I have decent private insurance but that doesn’t cover everything and the out of pocket estimate is more than I can afford. 

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Ok- I am totally out of my depth commenting on anything autism related at all. Compassion for you and kudos for how hard you are working.

On apologizing for a kid’s behavior- one of my own grown boys was hell on wheels from about age 5-12 yo. Really rude and obnoxious and while I was using all my parenting skills and attention to his behaviors he still embarrassed me nearly every time we ventured in public. Initially I was so mortified I fell all over myself apologizing and saying I would address it, etc. What I learned over time was that my openness to criticism and apologizing made me a target for people complaining to me about every single thing my kid might do. It got to where people would report the teeniest misbehaviors to me and it was just ridiculous. Out of self preservation I stopped effusively apologizing and when someone would report a misbehavior or comment on his behavior I would just say “thanks for the info” and keep walking. I know people thought I just didn’t care but the truth was I just couldn’t take other people’s running commentary on my kid’s behavior. I was trying and things were hard enough and discussing it with others wasn’t helping.

So that may apply or it may not! Take it for what it is worth which might be nothing. But you are doing your best and opening yourself up for discussion with random people might just make things worse. It made things worse for me.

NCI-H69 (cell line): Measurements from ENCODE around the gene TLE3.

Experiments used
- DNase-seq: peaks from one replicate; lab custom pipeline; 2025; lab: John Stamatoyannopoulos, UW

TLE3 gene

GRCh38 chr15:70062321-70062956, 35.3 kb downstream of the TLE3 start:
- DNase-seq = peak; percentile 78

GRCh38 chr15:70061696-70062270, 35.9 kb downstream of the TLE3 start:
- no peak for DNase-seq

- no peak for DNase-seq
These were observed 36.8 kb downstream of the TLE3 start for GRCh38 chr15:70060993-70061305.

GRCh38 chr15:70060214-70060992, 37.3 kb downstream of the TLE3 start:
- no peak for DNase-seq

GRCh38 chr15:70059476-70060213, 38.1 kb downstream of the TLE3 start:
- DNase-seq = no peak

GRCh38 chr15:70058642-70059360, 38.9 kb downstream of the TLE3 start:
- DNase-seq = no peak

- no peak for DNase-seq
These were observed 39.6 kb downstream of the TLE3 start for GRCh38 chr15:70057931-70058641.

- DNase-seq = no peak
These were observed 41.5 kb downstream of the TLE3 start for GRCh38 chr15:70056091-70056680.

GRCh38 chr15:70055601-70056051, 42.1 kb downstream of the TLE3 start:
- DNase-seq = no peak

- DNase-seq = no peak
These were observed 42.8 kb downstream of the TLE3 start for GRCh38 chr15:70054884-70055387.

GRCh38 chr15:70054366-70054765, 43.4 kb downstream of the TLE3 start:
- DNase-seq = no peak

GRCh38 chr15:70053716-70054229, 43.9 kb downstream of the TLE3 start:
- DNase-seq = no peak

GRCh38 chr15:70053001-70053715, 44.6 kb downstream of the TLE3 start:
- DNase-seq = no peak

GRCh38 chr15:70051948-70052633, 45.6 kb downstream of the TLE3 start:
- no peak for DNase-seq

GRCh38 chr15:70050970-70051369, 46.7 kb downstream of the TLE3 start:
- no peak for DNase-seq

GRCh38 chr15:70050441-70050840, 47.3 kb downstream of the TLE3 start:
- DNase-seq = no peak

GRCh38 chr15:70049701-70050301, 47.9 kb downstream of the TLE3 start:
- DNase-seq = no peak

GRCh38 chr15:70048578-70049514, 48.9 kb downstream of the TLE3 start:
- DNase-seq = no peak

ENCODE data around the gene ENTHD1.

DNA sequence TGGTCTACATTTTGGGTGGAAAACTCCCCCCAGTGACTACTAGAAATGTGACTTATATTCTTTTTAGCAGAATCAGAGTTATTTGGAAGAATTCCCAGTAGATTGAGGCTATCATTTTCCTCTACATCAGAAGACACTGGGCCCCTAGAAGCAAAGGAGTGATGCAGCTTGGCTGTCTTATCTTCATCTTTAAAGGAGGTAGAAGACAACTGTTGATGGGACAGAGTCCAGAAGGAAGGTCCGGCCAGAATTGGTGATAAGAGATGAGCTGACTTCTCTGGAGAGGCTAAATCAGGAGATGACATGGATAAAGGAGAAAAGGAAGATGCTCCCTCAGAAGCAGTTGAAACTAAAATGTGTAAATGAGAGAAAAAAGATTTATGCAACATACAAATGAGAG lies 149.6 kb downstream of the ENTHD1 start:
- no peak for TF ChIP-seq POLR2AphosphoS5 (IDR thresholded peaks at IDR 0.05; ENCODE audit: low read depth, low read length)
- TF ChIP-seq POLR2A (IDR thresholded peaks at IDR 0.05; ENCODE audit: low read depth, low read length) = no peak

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That's a tough question.  At 14yo, it is more the child's business than yours to decide who gets to know her diagnosis.  But on the other hand, it's not fair those on the receiving end who don't understand your daughter's limitations.

I will say that I generally assume a mental health issue if someone acts erratic around or toward me.  So it may not need to be said.  But I am not sure how others take these things.

If your 14yo is unable to do this herself, and unable to adjust her behavior out of consideration for others, it may be best to privately inform her teachers, coaches, friends' moms, etc., that she has autism and the two of you are working on many challenges.  I wouldn't say it in front of your dd unless it was absolutely necessary (such as a healthcare or police encounter).

My 14yo does not have an autism diagnosis, but she has had many public moments that were out of our control.  (Normally it's just excess sass, but it's not socially acceptable.)  When she was much younger, "we're working on it" seemed sufficient in the moment.  But now that she can't pass for a young child, that really doesn't fly.  So people just assume she is either a nasty person or has a mystery problem.  Thankfully, this doesn't happen much any more.